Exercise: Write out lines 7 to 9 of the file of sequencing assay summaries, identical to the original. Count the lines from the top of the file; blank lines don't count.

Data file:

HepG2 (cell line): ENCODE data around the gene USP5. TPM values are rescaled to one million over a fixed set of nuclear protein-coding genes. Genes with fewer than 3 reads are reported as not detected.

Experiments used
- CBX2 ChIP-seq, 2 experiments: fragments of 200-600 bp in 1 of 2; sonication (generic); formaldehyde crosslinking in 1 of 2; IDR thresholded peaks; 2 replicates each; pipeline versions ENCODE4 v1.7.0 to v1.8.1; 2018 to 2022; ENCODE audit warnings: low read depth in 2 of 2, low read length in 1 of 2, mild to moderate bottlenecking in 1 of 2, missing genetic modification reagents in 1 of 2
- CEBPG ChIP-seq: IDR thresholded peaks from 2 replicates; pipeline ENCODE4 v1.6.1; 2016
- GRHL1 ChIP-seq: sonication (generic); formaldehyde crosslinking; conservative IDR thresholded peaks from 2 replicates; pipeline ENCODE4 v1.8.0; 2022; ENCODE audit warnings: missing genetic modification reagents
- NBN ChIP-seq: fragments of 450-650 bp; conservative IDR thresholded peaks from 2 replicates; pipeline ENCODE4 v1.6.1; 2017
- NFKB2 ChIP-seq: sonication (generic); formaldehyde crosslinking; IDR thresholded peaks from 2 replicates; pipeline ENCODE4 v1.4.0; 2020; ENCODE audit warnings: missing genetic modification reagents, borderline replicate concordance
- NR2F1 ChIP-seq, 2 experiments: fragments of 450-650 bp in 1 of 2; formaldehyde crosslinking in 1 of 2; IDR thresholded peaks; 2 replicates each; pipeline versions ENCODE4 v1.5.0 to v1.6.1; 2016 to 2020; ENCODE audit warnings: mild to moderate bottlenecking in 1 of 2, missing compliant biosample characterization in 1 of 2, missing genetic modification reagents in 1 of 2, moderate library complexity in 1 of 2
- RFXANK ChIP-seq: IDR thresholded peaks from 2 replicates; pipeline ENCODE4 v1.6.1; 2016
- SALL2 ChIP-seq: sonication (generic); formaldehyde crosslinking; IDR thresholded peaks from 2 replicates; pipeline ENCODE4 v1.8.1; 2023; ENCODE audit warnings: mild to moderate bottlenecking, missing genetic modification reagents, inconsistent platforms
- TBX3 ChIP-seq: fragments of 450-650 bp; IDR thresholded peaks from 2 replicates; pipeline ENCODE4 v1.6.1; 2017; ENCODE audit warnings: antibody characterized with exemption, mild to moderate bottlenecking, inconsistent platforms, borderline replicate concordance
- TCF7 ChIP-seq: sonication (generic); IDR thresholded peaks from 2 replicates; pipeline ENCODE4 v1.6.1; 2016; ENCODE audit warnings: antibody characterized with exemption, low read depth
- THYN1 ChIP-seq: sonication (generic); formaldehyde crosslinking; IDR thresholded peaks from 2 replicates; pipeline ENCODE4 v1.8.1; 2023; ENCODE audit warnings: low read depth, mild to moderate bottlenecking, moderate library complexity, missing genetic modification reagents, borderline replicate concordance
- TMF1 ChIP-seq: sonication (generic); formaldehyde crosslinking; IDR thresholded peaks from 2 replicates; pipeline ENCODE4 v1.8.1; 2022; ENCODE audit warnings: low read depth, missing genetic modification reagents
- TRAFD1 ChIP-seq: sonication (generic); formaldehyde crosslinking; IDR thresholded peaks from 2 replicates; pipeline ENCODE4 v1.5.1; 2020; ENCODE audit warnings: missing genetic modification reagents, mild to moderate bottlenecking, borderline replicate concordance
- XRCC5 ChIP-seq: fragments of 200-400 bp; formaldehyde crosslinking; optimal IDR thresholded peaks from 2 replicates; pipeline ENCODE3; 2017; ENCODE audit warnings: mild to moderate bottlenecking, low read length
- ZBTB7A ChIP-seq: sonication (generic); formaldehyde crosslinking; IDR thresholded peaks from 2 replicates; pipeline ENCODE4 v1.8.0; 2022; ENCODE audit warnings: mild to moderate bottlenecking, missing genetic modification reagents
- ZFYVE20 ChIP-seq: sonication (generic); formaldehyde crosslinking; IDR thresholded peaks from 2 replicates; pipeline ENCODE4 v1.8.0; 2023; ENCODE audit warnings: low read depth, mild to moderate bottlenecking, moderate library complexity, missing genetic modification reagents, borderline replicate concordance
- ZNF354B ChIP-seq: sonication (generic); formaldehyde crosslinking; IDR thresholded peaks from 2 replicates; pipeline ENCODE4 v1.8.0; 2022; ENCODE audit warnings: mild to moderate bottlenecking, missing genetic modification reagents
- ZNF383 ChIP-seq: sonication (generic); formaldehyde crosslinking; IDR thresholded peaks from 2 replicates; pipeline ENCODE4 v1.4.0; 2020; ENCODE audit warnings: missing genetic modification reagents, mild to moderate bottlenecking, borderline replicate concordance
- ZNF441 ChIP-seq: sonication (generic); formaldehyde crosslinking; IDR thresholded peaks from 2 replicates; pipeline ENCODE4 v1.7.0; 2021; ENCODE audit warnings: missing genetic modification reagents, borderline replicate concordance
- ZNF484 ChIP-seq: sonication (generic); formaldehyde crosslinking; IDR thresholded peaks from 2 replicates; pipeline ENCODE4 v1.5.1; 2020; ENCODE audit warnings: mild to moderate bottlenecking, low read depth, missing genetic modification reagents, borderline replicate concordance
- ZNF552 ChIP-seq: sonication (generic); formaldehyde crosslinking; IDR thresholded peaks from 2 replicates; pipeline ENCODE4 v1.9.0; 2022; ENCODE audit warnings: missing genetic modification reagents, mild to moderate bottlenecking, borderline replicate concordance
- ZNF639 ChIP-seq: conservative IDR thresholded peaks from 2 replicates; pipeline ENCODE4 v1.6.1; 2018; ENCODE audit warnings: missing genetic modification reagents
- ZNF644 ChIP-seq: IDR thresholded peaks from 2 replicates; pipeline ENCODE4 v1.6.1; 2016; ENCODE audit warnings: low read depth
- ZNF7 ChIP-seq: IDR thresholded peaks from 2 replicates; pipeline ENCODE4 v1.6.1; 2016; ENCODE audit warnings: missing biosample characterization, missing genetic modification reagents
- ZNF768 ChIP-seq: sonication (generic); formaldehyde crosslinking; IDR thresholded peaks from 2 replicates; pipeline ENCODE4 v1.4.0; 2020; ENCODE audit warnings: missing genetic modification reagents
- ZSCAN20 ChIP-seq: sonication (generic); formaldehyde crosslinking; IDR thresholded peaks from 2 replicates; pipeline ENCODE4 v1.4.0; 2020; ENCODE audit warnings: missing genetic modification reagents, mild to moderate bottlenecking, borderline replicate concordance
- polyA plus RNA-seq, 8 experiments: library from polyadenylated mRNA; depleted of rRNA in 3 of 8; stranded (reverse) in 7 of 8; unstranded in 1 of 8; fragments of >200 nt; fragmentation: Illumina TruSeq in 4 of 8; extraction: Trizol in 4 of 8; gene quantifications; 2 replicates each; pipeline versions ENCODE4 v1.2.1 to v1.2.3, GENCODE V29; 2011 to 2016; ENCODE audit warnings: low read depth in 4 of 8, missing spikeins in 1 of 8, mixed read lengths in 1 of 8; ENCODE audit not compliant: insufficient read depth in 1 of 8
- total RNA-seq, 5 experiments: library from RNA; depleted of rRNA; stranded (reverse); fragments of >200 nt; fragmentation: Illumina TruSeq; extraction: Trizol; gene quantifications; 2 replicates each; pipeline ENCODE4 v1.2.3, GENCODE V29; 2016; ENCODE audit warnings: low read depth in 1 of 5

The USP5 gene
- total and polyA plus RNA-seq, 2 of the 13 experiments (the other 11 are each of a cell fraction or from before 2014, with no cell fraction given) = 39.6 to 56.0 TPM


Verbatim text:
- NFKB2 ChIP-seq: sonication (generic); formaldehyde crosslinking; IDR thresholded peaks from 2 replicates; pipeline ENCODE4 v1.4.0; 2020; ENCODE audit warnings: missing genetic modification reagents, borderline replicate concordance
- NR2F1 ChIP-seq, 2 experiments: fragments of 450-650 bp in 1 of 2; formaldehyde crosslinking in 1 of 2; IDR thresholded peaks; 2 replicates each; pipeline versions ENCODE4 v1.5.0 to v1.6.1; 2016 to 2020; ENCODE audit warnings: mild to moderate bottlenecking in 1 of 2, missing compliant biosample characterization in 1 of 2, missing genetic modification reagents in 1 of 2, moderate library complexity in 1 of 2
- RFXANK ChIP-seq: IDR thresholded peaks from 2 replicates; pipeline ENCODE4 v1.6.1; 2016